“This team will help support our dedicated local medical professionals who work hard each day to care for Missourians,” Parson said in his release. “The best way Missourians can help aid our hospitals and health care workers is by considering vaccination to protect themselves and their families.”
The Christian Hospital military medical team was part of a federal approval deploying 220 medical personnel to eight states and the Navajo nation. They come from a pool of 1,000 military medical personnel added to the federal COVID-19 response mission on Dec. 31, a U.S. Army news release stated.
Each state and the Navajo nation were approved for one team except New York, where two teams will be deployed, the release stated.
The strain on Missouri’s hospital system is greater than at any previous time in the pandemic. The highest number of patients being treated on any single day prior to the omicron wave was 2,862 on Dec. 22, 2020. The highest number treated on any single day during the delta variant wave last summer was 2,463 on Aug. 19.
The number of patients in ICU beds Tuesday was 711, equal to the highest number of the pandemic, with 724 reported in preliminary data for Wednesday.
The state health department reported that 82 percent of all hospital beds in the state were filled Tuesday, and 83 percent of ICU beds. The lowest share of remaining beds were in St. Louis, Kansas City and northwest Missouri.
Christian Hospital has a vaccine clinic, a testing center and monoclonal antibody treatments for those who become infected, Stevens said. The extra help for his hospital will allow patients to be treated close to home and provide relief to the region, he said.
“It allows us to one, care for the patients in an effective and efficient manner, and if others need resources, perhaps we can take on some of those patients,” he said.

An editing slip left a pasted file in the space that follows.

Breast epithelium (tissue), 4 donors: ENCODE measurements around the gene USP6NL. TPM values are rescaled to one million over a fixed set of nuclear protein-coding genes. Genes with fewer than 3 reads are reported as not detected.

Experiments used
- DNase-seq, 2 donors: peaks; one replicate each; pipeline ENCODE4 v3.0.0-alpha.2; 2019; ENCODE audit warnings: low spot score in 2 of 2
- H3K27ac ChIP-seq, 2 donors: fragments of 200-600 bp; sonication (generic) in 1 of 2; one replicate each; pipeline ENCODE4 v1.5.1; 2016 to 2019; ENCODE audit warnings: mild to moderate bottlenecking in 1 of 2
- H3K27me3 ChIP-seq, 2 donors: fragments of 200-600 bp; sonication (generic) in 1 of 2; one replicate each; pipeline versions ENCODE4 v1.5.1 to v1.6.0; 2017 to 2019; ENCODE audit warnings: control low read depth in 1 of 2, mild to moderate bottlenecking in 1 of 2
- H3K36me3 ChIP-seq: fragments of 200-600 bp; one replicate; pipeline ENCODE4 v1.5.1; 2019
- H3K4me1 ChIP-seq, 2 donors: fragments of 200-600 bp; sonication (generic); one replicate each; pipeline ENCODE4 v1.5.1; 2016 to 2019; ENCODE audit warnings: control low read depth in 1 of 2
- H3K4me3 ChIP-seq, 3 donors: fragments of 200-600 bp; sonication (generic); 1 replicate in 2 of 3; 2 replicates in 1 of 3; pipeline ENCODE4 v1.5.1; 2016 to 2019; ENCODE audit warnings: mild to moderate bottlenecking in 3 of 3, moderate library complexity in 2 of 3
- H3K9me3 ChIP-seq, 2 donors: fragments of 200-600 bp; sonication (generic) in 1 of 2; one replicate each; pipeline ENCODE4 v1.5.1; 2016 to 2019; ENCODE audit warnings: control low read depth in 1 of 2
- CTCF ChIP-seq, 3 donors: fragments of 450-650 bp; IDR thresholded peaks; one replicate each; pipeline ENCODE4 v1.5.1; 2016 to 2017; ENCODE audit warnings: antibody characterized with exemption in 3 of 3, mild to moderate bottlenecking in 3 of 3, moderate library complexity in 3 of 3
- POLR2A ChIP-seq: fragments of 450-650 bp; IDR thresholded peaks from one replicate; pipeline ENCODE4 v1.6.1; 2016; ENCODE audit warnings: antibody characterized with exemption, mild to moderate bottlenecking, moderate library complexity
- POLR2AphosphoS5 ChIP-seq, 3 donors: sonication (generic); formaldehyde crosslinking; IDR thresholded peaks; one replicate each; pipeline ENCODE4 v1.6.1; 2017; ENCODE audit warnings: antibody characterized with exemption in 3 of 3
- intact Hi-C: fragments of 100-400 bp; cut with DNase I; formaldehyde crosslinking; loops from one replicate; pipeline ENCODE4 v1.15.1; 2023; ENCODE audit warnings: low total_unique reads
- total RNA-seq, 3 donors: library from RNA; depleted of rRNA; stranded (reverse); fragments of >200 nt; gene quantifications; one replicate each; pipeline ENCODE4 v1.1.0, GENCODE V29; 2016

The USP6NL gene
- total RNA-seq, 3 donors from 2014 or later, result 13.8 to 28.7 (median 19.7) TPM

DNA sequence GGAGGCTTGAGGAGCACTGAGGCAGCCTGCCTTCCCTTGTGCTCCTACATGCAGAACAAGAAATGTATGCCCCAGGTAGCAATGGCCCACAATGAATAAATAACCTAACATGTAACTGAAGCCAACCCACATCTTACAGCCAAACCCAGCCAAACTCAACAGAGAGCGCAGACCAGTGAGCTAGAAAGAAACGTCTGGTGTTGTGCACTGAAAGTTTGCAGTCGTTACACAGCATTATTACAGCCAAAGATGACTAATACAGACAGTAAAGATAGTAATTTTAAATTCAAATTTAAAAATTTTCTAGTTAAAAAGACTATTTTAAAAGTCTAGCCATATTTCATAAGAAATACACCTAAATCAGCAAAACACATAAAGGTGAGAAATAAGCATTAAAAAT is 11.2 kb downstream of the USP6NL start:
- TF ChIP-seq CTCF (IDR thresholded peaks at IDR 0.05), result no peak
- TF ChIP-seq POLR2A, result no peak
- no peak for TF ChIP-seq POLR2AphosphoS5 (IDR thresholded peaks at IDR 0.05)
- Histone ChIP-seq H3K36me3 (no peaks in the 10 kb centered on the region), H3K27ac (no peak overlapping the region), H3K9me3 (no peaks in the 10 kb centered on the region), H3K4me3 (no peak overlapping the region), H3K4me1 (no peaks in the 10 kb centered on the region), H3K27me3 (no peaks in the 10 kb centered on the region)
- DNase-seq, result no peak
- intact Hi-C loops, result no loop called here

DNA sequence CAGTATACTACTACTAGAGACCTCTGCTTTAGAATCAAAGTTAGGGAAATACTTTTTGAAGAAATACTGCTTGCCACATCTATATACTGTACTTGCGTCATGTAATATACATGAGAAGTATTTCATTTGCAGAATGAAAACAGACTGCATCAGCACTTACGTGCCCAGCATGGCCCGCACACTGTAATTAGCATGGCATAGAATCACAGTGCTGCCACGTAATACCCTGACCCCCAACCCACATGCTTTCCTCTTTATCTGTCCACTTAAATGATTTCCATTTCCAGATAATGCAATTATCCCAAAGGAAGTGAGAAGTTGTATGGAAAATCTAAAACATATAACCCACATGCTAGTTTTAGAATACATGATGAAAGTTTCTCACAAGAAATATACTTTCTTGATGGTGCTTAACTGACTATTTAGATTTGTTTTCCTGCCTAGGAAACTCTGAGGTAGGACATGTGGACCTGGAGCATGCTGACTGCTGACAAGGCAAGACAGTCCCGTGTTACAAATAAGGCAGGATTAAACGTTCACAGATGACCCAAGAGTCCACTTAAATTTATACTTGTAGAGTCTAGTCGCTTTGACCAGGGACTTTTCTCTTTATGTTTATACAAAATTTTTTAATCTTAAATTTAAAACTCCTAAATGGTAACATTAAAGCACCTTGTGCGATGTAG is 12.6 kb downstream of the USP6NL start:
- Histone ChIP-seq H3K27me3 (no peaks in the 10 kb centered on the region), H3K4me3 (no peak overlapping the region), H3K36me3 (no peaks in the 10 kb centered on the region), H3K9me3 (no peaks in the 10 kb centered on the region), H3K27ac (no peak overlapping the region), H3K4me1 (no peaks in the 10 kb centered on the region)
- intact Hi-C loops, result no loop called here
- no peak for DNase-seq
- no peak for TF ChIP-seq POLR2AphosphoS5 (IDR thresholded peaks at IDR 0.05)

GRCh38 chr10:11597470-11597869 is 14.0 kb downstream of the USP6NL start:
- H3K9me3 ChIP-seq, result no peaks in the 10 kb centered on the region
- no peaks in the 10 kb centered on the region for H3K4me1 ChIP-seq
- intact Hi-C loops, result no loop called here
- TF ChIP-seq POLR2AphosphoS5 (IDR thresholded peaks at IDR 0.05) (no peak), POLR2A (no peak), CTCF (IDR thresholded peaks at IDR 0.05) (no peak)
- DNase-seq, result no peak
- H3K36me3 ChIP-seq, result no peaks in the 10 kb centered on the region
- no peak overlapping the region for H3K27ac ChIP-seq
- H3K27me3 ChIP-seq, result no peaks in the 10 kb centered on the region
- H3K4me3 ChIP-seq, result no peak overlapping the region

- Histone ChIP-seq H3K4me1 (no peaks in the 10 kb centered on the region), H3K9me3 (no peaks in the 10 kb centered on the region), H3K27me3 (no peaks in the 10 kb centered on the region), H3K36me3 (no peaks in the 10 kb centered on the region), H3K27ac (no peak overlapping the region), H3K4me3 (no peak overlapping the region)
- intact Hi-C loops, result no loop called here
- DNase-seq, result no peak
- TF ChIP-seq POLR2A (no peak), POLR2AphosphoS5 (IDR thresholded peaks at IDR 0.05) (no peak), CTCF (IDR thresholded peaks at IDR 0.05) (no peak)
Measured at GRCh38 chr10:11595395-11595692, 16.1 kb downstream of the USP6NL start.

In the central part of the state, University of Missouri Health Care is trying to keep staffing up by requiring licensed professionals who work in non-direct care roles at the School of Medicine cover four 12-hour hospital shifts in the coming two weeks.
The single team is much less than the St. Louis Metropolitan Pandemic Task Force requested from the State Emergency Management Agency.
The St. Louis Post-Dispatch reported on the request earlier this week. The team that was approved is only a fraction of the total request, that included 72 positions for Mercy Hospital Jefferson, 22 for SSM Health St. Joseph Hospital in Lake Saint Louis and an unspecified number for the region’s other hospitals.
“With every day, we break records in admissions and hospitalizations,” Dr. Alex Garza, SSM Health chief community health officer and co-lead of the task force, said in a news release. “There is no single healthcare system that has not been impacted by this surge in patients with the entire region facing dire situations. Our hope is that our federal partners swiftly deploy resources to help our depleted and demoralized workforce.”